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Title: Standardized management reduces mortality among severely malnourished children with diarrhoea
Authors: Ahmed, T.
Ali, M.
Ullah, M.
Choudhury, I. A.
Begum, B.
Haque, M.E.
Shameem, I.
Das, R.C.
Zaman, B.
Wares, S.
Mondal, P.K.
Khan, A.M.
Alam, N.H.
Salam, M.A.
Rabbani, G.H.
Suskind, R.
Fuchs, G.J.
Keywords: Infant Mortality
Child Nutrition
Infant Nutrition
Diarrhea, Infantile
Issue Date: Mar-1998
Citation: J Diarrhoeal Dis Res 1998 Mar;16(1):42-3
Abstract: Objective: Reduce mortality and cost of treating severely malnourished children with diarrhoea by following a standardized management protocol. Methodology: The mortality rates and the cost of treatment were compared between severely malnourished children aged 0-5 years, who received standardized management (standardized group, SG) and conventional management (comparison group, CG). Key points of SG are the standardized use of rehydration fluids with emphasis on oral rehydration solutions (ORS), slower rehydration, appropriate feeding, routine micronutrient supplementation, antibiotics therapy, and proper management of complications. Conventional management included rehydration within 3-4 hours, giving antibiotics only if there were obvious features of infection, delay in feeding until rehydrated, and supplementing with micronutrients only when indicated. The SG included children admitted to one of the three clinical units from 1 January to 30 June 1997. Children admitted to the same clinical unit from 1 January to 30 June 1996 (before the protocol was implemented) constituted the CG. Odds ratios with 95% confidence intervals were calculated for outcome variables, like mortality rates. Results: Admission characteristics of children in the SG (n=334) and CG (n=293) were comparable except that more SG children had oedema, acidosis, and Vibrio cholerae isolated from stools. Sixty percent of the children in the SG were successfully rehydrated with ORS rather than intravenous fluids compared to 29% in the CG (p=0.00001). The use of expensive antibiotics was less in the SG (p=0.0001). The SG children had fewer episodes of hypoglycaemia (15 vs. 26, p=0.02). Costs of laboratory tests, intravenous fluids, and antibiotics were significantly less in the SG. Thirty children (9%) died in the SG, whereas 49 (17%) died in the CG (p=0.003; OR 0.49,95% CI 0.3-0.8). Conclusion: Standardized management resulted in a 47% reduction in mortality among the severely malnourished children with diarrhoea, fewer episodes of hypoglycaemia, and lesser use of intravenous fluids. The use of expensive antibiotics as well as the cost of laboratory tests and intravenous fluids were also minimized. The use of a standardized approach should be considered in the care of severely malnourished ill children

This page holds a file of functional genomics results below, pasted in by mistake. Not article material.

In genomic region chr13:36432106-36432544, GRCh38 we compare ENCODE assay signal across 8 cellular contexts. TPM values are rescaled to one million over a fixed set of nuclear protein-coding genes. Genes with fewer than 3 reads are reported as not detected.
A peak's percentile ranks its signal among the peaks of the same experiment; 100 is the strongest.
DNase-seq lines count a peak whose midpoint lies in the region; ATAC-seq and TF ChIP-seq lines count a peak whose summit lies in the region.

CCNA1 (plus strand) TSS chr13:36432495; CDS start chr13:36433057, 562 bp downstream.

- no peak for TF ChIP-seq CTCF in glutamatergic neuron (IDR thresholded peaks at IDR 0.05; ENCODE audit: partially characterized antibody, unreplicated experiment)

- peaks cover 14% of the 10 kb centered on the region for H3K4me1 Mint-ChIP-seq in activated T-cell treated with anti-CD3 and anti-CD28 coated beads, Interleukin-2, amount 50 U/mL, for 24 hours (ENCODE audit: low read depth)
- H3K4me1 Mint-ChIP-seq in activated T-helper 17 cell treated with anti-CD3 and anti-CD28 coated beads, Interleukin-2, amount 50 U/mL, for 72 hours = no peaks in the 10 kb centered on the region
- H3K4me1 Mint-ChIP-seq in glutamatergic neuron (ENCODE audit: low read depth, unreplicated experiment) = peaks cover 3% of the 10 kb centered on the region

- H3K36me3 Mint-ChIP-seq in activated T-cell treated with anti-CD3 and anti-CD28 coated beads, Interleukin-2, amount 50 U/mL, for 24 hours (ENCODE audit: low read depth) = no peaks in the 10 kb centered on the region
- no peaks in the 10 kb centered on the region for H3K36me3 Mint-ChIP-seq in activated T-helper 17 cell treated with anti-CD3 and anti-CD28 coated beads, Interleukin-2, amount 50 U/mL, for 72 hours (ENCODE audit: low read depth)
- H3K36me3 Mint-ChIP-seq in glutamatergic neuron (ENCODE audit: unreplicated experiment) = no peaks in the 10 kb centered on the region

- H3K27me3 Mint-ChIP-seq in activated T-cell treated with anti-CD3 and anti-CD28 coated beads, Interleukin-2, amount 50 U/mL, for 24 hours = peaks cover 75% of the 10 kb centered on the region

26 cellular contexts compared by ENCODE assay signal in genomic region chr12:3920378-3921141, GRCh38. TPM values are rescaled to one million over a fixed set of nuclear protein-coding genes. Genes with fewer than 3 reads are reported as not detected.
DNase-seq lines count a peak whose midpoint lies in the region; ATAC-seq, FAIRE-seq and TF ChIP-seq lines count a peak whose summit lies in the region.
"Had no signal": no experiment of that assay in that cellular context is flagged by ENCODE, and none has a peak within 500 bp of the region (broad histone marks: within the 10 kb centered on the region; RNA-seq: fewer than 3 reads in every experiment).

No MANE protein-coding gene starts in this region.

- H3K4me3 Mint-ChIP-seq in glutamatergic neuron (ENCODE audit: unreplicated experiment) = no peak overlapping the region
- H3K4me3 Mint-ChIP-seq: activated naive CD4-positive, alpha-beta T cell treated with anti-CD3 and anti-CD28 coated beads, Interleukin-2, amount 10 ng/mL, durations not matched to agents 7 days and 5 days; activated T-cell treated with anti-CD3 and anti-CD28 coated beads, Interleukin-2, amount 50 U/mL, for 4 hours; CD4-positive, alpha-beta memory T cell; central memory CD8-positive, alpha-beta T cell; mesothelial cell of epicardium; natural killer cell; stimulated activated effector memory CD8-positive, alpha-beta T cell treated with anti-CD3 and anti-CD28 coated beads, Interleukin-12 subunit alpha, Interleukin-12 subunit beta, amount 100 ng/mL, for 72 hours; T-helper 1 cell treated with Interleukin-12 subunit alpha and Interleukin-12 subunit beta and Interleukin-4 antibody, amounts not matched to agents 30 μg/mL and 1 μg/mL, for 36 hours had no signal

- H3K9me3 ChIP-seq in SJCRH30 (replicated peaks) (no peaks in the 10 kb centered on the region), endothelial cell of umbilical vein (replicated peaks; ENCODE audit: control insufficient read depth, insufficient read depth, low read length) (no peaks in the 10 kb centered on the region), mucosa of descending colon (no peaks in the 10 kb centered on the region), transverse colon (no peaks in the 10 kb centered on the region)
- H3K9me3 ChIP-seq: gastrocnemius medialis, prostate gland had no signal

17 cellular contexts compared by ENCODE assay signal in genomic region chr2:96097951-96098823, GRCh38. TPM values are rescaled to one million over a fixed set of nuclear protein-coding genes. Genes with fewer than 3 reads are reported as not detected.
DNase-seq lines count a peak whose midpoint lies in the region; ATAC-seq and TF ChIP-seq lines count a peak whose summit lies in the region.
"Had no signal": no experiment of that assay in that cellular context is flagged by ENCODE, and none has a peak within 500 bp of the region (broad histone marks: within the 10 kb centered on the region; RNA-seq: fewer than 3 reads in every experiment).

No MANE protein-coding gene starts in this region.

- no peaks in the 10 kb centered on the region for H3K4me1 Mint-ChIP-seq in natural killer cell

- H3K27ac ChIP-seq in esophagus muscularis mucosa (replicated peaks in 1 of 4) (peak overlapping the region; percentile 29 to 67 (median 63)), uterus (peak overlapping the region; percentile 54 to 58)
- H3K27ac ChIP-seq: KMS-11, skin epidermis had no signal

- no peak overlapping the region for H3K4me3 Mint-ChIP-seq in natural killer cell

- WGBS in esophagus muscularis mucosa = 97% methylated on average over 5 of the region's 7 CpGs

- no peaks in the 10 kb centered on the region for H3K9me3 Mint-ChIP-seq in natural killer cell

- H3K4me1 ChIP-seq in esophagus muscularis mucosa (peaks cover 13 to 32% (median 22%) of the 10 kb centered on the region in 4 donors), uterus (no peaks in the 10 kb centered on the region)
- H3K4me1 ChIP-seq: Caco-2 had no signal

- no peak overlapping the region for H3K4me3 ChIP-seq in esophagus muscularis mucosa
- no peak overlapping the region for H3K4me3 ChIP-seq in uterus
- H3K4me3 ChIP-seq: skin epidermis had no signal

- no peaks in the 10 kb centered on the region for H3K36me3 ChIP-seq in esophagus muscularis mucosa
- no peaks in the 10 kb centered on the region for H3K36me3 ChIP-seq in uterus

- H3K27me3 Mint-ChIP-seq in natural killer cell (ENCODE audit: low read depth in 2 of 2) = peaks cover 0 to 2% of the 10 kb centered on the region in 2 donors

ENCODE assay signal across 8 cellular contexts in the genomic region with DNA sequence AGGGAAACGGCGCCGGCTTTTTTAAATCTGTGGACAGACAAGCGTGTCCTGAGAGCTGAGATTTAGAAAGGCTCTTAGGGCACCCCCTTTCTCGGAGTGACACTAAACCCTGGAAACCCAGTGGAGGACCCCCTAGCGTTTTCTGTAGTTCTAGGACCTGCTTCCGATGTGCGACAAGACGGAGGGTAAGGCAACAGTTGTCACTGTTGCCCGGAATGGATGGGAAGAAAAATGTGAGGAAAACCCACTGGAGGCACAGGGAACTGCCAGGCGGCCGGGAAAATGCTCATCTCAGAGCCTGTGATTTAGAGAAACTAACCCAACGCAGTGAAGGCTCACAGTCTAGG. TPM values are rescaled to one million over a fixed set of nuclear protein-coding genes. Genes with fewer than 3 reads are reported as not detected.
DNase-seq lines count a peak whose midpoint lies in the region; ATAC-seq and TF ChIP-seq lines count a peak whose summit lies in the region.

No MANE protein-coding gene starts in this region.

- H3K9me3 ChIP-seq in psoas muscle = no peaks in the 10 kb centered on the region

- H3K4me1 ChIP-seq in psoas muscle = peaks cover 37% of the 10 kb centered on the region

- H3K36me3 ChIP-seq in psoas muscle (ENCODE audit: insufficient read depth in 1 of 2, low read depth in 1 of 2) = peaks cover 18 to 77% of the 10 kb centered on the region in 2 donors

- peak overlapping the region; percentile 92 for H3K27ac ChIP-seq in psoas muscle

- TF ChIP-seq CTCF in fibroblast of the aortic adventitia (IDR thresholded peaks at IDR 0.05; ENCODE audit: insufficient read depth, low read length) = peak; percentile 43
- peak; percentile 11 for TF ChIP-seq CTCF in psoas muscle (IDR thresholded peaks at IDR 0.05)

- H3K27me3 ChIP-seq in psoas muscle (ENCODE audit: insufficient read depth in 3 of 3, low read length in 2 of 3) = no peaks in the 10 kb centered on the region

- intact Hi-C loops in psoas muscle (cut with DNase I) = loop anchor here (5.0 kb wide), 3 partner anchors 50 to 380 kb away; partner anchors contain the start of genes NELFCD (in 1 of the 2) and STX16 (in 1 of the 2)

URI: http://hdl.handle.net/123456789/344
ISSN: 0253-8768
Appears in Collections:Child health conference papers

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